3. Must install static ground water monitoring level wells. At least two, one upgradient and one down gradient of groundwater flow direction. The monitoring measures the distance from building floor level to GW level. Monthly monitoring frequency. Compliance requires 2-foot separation from high ground water level and compacted floor of chicken buildings.
  4. Permittee is prohibited from discharging litter, compost or process wastewater to any surface waters in violation of S2.A1 of the General Permit.​

​​​​​​Operator: Jason Peters

Number of animals: 750,000 birds per flock; 6 flocks per year

Land zoned: Exclusive Farm Use (EFU)

Proposed operation defined as: agricultural use
  • As of May 2022, the CAFO application submitted by Jason Peters, owner of Evergreen Ranch at 38795 SW Second Ave. in Scio, is not complete. 
  • Peters has yet to provide an Animal Waste Management Plan (AWMP). 
  • The application states Peters is proposing to run a poultry operation housing up to 750,000 broiler chickens per flock.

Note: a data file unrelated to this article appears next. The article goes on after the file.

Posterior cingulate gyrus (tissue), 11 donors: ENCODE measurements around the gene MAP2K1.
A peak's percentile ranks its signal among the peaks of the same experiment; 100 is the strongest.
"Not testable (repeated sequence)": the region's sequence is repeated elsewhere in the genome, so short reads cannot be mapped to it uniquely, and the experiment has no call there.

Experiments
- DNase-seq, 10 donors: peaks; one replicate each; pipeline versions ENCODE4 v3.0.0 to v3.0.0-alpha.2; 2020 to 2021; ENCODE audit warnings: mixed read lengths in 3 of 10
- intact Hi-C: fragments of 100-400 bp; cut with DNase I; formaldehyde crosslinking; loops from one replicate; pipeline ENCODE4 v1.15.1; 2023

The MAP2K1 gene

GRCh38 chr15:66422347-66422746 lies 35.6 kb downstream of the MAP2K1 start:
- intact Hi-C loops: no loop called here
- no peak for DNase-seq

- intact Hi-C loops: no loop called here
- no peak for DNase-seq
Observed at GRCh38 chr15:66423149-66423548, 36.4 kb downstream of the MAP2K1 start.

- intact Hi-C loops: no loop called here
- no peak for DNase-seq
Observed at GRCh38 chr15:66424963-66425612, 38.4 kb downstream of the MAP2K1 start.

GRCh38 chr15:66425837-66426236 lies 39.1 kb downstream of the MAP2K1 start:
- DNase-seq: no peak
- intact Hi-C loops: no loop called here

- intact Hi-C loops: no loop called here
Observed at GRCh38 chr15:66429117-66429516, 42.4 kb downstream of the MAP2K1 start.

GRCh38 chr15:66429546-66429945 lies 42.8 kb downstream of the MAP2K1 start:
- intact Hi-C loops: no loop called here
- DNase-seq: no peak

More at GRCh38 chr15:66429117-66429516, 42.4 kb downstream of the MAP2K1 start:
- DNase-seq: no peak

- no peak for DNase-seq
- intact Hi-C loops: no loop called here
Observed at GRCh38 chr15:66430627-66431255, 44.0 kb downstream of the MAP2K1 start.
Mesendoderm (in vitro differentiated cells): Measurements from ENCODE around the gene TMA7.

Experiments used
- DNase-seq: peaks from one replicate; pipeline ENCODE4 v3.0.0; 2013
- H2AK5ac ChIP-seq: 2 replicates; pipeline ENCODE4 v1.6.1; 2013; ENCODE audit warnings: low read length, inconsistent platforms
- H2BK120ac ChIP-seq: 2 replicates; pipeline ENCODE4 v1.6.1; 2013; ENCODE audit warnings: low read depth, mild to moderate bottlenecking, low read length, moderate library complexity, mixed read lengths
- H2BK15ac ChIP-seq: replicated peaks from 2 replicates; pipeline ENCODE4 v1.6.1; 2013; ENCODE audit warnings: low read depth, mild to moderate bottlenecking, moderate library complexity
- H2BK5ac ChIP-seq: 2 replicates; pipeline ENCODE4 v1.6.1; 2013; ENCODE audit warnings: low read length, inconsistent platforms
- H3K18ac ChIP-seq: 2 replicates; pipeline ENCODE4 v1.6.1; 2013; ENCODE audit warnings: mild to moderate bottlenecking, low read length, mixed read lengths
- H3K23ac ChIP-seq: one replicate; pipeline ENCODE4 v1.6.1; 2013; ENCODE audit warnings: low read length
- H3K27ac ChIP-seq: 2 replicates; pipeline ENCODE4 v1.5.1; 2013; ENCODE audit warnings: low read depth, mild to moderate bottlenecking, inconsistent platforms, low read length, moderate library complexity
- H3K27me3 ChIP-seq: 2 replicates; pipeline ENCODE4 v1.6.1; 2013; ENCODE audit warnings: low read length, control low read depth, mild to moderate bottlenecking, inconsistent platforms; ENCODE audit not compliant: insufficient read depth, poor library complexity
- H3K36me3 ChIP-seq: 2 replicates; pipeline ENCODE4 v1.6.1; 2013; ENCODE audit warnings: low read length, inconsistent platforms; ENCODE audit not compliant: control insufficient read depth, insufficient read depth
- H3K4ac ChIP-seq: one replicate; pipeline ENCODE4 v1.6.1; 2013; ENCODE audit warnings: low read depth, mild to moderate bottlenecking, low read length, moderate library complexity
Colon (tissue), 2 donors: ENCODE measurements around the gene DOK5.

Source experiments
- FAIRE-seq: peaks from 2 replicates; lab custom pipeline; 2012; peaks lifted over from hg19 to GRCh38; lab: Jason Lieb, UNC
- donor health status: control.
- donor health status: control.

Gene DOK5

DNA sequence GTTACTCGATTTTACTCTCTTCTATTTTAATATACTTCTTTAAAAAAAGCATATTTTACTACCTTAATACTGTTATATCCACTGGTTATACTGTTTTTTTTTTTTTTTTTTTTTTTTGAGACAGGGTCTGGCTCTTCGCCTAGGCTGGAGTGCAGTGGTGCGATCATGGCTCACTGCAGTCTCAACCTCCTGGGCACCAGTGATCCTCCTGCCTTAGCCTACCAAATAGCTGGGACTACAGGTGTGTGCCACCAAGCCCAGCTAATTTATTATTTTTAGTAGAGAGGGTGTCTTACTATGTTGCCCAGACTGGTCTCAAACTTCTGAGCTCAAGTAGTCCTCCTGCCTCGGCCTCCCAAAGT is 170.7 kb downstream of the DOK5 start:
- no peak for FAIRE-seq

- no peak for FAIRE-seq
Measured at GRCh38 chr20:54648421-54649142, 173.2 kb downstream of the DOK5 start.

• The operation will produce approximately 5,000 tons of manure/litter per year. 
  • ODA is waiting for the NMP/AWMP that contains the specifics of the operation.
  • As per CAFO instructions, Evergreen Ranch submitted an approved Land Use Compatibility Statement (LUCS) signed by a Linn County planning official. 
  • Commercial slaughter of chickens is not proposed.
  • No animal cleaning or slaughtering activities are proposed
  • Before ODA can issue a CAFO permit registration, the public process needs to take place, including public comment and public hearing.